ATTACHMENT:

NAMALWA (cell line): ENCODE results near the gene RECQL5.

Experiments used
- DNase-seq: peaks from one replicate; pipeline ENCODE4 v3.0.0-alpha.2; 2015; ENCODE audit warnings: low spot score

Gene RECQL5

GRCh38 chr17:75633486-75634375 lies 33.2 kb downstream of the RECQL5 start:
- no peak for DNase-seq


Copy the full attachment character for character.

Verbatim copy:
NAMALWA (cell line): ENCODE results near the gene RECQL5.

Experiments used
- DNase-seq: peaks from one replicate; pipeline ENCODE4 v3.0.0-alpha.2; 2015; ENCODE audit warnings: low spot score

Gene RECQL5

GRCh38 chr17:75633486-75634375 lies 33.2 kb downstream of the RECQL5 start:
- no peak for DNase-seq